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Old 26-09-2008, 18:52   #1
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Anyone know the raw water thru hull shape?

This is going to sound a bit odd, but..

I have a raw water cooled Yanmar engine.

Where the sea cock comes through into the engine compartment it seems to be embedded in a larger circular possibly plastic, composite or fibreglass plug, which is about 4 1/2 - 5" in diameter



http://www.internetmark.com/images/thruhullplug.jpg - if the above doesn't work..

There is a small hairline crack around the circumference, which has always been there, but I wanted to router out a small V, and fill it with some west system just to smooth it out (don't like cracks in my boat).

Does anyone have experience of the shape of this plug as it goes through the hull?

I don't want to suddenly be up to my ears in water if when I start routing it pops into the boat!!

TIA
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Old 26-09-2008, 21:51   #2
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It looks like a patch job of some kind but it's hard to tell from the picture.

I wouldn't grind on it while it's in the water but you could fiberglass over it until your next haul out, which should be soon to find out what the real story is.
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Old 27-09-2008, 11:15   #3
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Can you tell us anything about the slightly larger square (7 1/2") surrounding the circle?
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Old 27-09-2008, 11:55   #4
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As I am an amateur boat detective I'd say there was a square piece of plywood under the original valve. It looks like someone used a large hole saw to remove a portion of the wood to put in a new valve that required no backing or standoff. In the process they cut into the fiberglass then wound up scraping all the wood off. If want a quick fix I would invest in a shorthaul at a marina say before everyone goes to lunch. I an about an hour or so you could lightly sand the circumference of the circle and put a patch on it. Then go back in the water. That would be a quick fix.

The right thing to do would be to haul, remove the valve and investigate the area in question.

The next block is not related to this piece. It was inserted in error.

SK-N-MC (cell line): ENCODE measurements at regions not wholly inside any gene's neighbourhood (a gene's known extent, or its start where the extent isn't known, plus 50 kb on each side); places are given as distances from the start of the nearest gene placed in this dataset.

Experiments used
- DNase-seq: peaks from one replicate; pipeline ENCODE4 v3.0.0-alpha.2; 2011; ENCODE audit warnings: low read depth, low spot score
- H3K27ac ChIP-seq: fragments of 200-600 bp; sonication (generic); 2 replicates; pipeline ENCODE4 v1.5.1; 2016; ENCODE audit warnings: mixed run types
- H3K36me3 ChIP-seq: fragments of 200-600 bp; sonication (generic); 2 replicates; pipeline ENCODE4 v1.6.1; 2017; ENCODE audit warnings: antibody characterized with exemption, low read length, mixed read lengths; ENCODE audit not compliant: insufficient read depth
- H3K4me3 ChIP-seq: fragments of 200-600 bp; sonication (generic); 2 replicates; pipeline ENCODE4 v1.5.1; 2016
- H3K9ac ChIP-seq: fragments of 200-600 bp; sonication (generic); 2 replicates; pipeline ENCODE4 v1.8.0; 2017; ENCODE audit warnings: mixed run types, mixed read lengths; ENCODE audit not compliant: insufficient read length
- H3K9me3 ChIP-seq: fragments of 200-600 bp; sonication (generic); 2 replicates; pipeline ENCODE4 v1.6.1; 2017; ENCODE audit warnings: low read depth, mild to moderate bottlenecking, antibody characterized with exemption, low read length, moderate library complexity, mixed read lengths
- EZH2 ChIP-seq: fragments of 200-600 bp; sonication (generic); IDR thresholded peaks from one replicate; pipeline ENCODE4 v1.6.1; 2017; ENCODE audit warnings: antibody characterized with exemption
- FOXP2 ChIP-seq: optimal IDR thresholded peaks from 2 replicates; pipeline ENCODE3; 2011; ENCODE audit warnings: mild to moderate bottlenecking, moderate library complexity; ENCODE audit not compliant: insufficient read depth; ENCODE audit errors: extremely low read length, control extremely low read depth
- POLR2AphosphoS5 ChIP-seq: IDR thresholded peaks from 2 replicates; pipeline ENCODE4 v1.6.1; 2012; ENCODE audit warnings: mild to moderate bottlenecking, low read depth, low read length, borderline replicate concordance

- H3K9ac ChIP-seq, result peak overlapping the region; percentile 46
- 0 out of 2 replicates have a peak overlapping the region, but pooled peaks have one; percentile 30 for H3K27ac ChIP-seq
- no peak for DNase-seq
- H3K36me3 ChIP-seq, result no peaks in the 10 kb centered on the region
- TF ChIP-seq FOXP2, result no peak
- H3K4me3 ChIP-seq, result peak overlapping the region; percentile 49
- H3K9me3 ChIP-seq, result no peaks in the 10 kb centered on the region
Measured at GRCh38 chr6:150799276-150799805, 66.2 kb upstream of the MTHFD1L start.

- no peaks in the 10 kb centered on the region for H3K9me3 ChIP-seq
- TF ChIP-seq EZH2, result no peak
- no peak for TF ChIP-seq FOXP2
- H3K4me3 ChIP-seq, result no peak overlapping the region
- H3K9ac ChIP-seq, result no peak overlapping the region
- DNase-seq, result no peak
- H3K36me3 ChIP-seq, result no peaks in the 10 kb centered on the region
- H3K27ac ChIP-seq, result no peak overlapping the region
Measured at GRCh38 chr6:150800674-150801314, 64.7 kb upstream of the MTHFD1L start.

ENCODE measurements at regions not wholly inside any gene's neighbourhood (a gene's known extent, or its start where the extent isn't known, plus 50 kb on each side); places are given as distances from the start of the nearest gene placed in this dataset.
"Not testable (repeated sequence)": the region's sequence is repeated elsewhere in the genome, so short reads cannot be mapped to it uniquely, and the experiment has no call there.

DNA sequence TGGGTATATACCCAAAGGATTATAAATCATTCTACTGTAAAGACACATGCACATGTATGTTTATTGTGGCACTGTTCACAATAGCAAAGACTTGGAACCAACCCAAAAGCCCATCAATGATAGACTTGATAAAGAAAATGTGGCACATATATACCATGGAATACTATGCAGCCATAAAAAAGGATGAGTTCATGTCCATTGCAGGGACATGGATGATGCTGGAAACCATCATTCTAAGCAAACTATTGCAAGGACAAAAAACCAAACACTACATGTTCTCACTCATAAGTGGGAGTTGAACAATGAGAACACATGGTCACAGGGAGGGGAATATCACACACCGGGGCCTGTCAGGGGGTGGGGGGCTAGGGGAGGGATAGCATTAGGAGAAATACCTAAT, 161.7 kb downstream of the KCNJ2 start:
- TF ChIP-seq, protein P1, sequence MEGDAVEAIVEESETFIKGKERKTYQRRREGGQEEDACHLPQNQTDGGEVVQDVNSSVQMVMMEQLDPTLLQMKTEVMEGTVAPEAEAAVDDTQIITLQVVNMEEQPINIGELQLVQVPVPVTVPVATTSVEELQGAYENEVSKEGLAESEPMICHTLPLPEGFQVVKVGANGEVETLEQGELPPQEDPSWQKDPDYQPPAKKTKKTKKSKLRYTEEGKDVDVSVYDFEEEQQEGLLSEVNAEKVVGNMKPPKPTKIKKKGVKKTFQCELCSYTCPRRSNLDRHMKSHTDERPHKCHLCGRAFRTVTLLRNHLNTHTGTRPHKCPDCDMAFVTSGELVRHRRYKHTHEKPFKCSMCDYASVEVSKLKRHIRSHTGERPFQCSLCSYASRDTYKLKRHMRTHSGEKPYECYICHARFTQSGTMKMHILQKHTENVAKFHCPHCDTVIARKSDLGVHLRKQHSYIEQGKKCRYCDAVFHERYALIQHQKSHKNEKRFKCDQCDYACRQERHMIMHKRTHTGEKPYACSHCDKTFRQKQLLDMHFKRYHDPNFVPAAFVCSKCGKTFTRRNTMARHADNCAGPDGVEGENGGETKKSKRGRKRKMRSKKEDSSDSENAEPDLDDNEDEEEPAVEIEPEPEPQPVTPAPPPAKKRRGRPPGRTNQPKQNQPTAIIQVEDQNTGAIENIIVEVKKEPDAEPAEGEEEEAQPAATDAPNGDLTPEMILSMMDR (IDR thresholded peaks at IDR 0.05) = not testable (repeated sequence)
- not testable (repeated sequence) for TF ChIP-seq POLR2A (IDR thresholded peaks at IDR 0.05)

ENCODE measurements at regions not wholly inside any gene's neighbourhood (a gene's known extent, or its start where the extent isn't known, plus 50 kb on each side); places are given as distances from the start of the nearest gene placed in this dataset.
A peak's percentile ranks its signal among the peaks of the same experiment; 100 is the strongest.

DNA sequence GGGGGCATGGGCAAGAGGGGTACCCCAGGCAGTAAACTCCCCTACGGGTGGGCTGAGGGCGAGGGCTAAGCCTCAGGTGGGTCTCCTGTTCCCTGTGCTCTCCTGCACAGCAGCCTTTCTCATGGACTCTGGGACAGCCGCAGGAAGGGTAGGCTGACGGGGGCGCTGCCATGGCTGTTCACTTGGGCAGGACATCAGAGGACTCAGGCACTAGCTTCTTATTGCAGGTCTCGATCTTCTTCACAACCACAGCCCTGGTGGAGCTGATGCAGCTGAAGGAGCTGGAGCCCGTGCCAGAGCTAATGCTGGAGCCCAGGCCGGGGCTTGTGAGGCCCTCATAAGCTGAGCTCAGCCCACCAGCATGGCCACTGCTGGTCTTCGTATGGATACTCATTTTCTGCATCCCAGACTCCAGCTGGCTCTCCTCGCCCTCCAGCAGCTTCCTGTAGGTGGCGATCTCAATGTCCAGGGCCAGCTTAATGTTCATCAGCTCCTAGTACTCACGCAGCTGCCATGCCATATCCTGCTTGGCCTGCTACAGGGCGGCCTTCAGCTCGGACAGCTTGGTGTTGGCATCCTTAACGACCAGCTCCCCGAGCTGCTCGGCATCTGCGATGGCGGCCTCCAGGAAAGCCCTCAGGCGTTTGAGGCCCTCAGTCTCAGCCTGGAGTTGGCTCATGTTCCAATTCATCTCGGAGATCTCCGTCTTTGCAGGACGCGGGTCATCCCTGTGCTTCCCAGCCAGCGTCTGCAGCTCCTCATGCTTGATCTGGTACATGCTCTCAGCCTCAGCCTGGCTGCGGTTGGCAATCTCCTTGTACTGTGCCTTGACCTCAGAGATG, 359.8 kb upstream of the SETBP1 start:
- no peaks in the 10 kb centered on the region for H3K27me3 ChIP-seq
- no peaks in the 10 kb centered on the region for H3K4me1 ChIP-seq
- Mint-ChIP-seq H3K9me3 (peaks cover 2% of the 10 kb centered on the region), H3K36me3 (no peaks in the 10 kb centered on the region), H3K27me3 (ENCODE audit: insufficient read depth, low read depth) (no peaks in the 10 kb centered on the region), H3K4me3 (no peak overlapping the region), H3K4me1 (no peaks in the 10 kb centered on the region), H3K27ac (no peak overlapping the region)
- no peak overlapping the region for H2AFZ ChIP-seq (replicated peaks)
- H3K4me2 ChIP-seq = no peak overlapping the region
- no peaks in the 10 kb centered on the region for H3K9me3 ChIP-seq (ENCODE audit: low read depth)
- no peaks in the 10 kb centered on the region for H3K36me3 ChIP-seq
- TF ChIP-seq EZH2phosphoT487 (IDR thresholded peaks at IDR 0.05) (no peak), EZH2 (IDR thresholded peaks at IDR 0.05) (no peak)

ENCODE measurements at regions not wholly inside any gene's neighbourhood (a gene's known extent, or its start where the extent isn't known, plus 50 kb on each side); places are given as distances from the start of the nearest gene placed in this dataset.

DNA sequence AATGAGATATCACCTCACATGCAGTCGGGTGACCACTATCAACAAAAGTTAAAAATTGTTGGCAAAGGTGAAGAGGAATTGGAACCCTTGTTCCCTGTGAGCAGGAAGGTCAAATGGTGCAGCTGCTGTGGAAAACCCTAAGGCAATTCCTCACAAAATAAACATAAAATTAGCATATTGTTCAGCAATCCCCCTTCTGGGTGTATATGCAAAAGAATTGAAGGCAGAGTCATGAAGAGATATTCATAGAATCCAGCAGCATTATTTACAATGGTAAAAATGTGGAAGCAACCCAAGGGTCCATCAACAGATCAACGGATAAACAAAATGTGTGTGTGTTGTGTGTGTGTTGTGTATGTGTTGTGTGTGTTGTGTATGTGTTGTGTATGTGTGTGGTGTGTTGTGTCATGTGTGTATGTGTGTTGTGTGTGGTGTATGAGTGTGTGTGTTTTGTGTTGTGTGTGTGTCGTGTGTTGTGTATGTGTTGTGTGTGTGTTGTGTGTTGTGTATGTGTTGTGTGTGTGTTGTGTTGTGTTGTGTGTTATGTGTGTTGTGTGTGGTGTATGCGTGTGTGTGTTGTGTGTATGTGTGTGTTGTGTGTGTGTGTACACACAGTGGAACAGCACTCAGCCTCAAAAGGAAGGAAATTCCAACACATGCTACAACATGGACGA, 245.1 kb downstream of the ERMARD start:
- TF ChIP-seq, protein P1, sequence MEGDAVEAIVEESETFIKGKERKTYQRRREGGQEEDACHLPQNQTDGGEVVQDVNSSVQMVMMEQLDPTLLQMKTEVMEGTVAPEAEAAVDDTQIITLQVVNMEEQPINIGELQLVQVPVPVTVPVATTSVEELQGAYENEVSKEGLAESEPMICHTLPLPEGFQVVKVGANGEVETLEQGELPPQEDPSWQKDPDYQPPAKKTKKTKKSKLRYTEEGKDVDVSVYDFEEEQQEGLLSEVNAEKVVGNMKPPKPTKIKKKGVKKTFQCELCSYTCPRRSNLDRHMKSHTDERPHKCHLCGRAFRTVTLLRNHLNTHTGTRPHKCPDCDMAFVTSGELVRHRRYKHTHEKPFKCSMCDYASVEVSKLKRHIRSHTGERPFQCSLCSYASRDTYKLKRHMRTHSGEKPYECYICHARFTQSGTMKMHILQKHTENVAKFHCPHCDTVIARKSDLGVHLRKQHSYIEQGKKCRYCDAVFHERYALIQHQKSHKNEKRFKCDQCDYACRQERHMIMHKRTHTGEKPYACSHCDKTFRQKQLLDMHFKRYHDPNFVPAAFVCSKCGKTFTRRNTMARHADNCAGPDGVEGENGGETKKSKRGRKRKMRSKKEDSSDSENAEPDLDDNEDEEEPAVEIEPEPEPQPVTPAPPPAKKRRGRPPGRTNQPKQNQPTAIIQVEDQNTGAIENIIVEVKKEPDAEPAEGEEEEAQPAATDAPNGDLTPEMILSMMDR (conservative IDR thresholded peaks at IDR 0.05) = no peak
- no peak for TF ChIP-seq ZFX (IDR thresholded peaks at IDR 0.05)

I wouldn't sand or cut or in anyway open that area while you are in the water.
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Old 27-09-2008, 12:46   #5
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Does the boat have a cored hull? I think today's Hunter's only core the hull sides but in your era there might have been core below the waterline.

If so, the plug was probably put in at manufacture to avoid the risk of water getting into the core where the sea cock penetrates the hull. This is good practice and it would make sense to use a completely rot proof material such as fiberglass or plastic. It's good that there's no sign of water staining.

The larger rectangular area might just be a taped-off area that wasn't painted (so caulking would stick better). It's hard to tape a circle. If it is wood, poke at it to see if there's any rot.

If the above guess is right, the circular plug is bonded to the inside of the fiberglass skin and the hole through the skin is just the size of the sea cock pipe. This is strong and good construction. There's no need to reinforce the edge. It would have been better if the seacock was flanged and bolted through the hull.

If the joint isn't getting larger or leaking, I really wouldn't worry about it. When the boat is next out of the water, you could sand off a little bottom paint to see if the circle is on the outside of the hull too - this is very unlikely - and very bad.

If the hull is cored, it never hurts to drill some small shallow holes in the area (don't pierce the outer skin) and see if the drill comes out wet. If so, seek expert help. If dry, fill the holes with epoxy and go sailing.

Carl
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Old 28-09-2008, 15:42   #6
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Quote:
Originally Posted by CarlF View Post
Does the boat have a cored hull? I think today's Hunter's only core the hull sides but in your era there might have been core below the waterline.

If so, the plug was probably put in at manufacture to avoid the risk of water getting into the core where the sea cock penetrates the hull. This is good practice and it would make sense to use a completely rot proof material such as fiberglass or plastic. It's good that there's no sign of water staining.
Thanks Carl

You were right!

After much research and comparisons with other boats and then Hunter owners, it turns out that the actual engine compartment base is about 2 inches above the thru-hull exit into the water, and the circle is just a cover for a 'well' beneath where there is the wood, tightening ring, etc.

The square area around it was where there was originally some kind of 'filler' or paint or something, and I guess over the years vibration from the engine had caused that small crack.

So I can now feel safe just caulking that crack to stop water seeping below (very rare water gets in there). I won't west system it as this would restrict access if the thru hull ever needs to be replaced.

Thanks again all, you're the best
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